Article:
Klestil, who had three grown-up children by his first marriage, divorced his wife of many years shortly after his successful election campaign of 1992 and subsequently, in 1998, married work colleague Margot Löffler, the woman he allegedly was already having an affair with at the time of his election. In 1996 he was taken seriously ill but recovered.
Death and burialEdit
On 5 July 2004, three days before he was to leave office, he suffered a heart attack or heart failure, probably caused by his long-term lung problems, and was left in critical condition. He died on 6 July at 23:33 local time at the AKH (Allgemeines Krankenhaus - General Hospital) in Vienna from multiple organ failure.
On 10 July 2004, he was interred in the presidential crypt at Vienna's Central Cemetery (Zentralfriedhof). Among the notable dignitaries who attended his funeral were Russian President Vladimir Putin, former Austrian President and UN Secretary-General Kurt Waldheim, and the Austrian-born Governor of California, Arnold Schwarzenegger. Klestil was the fifth President of Austria to die in office since 1950.
Honours and awardsEdit
- Austria : Great Star of Honour for Services to the Republic of Austria (1992)
- Italy : Grand Cross with Collar of the Order of Merit of the Italian Republic (27 January 1993)
- Netherlands : Grand Cross of the Order of the Netherlands Lion (1994)
- United Kingdom : Knight Grand Cross of the Order of St. Michael and St. George
- Norway : Grand Cross of the Order of St. Olav (1996)
- Sweden : Knight of the Royal Order of the Seraphim (1997)
- France : Grand Cross of the Legion of Honour (1998)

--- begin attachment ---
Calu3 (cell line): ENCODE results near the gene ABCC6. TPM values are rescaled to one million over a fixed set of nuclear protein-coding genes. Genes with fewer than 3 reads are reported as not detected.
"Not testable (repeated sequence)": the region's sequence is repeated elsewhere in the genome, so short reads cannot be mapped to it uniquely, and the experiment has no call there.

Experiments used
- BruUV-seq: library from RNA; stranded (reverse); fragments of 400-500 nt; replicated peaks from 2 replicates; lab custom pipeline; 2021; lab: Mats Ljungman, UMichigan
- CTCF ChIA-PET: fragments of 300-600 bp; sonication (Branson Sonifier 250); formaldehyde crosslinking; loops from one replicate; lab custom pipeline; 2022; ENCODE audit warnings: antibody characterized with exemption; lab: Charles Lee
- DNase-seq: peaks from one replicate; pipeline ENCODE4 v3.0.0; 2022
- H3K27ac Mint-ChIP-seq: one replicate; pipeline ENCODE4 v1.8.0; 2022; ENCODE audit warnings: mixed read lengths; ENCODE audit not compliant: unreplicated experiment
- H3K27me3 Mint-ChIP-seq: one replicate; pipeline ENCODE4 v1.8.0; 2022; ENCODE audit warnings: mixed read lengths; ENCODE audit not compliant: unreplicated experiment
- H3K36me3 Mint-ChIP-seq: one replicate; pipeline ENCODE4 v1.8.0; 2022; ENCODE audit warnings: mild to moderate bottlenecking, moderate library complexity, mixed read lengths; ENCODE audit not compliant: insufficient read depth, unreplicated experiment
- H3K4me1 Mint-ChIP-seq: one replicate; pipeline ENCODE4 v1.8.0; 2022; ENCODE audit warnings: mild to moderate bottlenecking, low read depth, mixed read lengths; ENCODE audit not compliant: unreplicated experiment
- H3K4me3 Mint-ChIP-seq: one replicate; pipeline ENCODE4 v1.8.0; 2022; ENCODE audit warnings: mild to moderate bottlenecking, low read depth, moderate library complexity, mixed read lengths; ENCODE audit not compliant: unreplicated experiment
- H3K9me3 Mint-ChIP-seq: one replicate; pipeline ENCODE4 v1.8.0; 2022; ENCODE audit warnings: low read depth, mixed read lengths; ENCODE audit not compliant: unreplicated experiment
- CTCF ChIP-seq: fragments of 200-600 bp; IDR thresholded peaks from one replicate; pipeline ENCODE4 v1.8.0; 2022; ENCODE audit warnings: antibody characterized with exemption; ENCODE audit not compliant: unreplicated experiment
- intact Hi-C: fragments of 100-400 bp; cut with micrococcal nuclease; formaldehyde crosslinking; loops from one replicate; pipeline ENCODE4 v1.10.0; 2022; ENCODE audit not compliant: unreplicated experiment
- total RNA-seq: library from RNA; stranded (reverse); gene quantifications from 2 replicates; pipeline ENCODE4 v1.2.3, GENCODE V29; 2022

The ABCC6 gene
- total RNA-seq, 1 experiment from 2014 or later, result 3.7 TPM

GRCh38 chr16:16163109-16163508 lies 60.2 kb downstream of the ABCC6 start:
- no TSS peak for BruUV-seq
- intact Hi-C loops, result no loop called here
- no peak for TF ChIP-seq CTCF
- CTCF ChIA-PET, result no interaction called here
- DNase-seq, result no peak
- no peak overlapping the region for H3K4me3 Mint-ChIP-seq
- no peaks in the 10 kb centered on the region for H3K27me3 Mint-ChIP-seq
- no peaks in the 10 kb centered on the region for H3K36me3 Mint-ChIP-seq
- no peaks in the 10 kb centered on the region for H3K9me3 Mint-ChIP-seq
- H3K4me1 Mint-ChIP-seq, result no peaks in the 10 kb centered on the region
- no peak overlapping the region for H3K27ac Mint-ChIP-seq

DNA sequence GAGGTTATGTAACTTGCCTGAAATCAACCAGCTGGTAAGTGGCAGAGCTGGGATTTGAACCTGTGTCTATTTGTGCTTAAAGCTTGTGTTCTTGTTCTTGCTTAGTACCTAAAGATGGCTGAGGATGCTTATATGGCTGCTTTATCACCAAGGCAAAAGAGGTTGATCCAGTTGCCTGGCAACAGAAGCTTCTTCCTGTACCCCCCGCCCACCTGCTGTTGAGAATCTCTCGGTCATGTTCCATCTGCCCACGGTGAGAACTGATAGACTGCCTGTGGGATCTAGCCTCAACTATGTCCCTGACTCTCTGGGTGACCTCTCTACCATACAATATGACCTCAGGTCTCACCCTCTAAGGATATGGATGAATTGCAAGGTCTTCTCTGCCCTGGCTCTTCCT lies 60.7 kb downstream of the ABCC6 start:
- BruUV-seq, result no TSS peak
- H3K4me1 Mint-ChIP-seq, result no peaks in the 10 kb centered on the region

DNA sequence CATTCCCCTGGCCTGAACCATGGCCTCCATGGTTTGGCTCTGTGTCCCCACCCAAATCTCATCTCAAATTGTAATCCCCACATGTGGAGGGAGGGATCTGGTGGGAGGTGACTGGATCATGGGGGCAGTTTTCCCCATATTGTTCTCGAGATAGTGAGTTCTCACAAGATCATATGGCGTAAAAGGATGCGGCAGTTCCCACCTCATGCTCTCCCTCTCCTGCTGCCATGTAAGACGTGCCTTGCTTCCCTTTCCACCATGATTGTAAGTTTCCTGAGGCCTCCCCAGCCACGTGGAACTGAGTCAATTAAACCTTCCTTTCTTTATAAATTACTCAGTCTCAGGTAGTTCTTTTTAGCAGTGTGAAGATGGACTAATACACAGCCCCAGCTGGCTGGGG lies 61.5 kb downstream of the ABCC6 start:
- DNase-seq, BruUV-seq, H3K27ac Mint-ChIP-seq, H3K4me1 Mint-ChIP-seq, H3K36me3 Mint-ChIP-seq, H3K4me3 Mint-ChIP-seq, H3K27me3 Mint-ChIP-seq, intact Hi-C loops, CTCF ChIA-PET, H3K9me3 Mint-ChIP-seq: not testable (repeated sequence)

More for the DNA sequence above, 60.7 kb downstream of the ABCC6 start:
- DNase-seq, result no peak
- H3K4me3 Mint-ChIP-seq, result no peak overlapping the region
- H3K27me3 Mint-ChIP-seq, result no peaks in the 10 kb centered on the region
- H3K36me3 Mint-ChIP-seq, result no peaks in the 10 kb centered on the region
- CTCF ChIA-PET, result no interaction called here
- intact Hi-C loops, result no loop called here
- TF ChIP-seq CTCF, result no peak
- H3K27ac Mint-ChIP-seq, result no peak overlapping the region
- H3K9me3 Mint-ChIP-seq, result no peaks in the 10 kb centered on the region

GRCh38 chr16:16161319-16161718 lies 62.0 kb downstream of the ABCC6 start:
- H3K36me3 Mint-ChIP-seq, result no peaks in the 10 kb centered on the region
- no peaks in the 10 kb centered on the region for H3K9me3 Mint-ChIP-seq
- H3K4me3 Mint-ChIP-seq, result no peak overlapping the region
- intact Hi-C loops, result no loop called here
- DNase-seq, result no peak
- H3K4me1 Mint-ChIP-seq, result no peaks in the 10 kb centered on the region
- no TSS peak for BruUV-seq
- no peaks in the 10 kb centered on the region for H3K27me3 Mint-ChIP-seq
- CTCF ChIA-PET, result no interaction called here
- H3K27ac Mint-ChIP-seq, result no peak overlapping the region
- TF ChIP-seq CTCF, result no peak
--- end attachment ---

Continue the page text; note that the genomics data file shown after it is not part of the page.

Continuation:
- Poland : Order of the White Eagle (1998)
- Slovakia : Grand Cross (or 1st Class) of the Order of the White Double Cross (1998)
- Romania : Sash of the Order of the Star of Romania (1999)
- Croatia : Knight Grand Cross of the Grand Order of King Tomislav ("For outstanding contribution to the promotion of friendship and development co-operation between the Republic of Croatia and the Republic of Austria." - 2 March 2001)
- Grand Gold Medal with Star for services to the city of Vienna (2002)
Notes and referencesEdit
- "Thomas Klestil, 71, Austrian Who Redeemed the Presidency". The New York Times. 2004-07-07. Retrieved 2009-01-09.
- "Diplomatic Representation for Republic of Austria". U.S. Department of State. Retrieved 2009-01-08.
- "Destroyed Jewish Community: Mattersdorf (Part 1)". Scholem and Friends. 20 February 2011. Archived from the original on 20 April 2016. Retrieved 4 October 2012.
- Engel, Reinhard (5 February 1995). "Jerusalem rabbi visits Austria 'to create a bridge' to Vienna". Jewish Telegraphic Agency. Retrieved 4 October 2012. (subscription required)
- Klestil, Thomas (2005). Thomas Klestil--der Verantwortung verpflichtet: Ansprachen und Vorträge 1992–2004 [Thomas Klestil Undertakes the Responsibility: Speeches and lectures, 1992–2004] (in German). Verlag Österreich. p. 315. ISBN 3704647578.
- "Funeral held for Austrian leader". BBC News. 10 July 2004. Retrieved 25 May 2010.
- Slovak republic website, State honours Archived 2016-04-13 at the Wayback Machine. : 1st Class received in 1998 (click on "Holders of the Order of the 1st Class White Double Cross" to see the holders' table)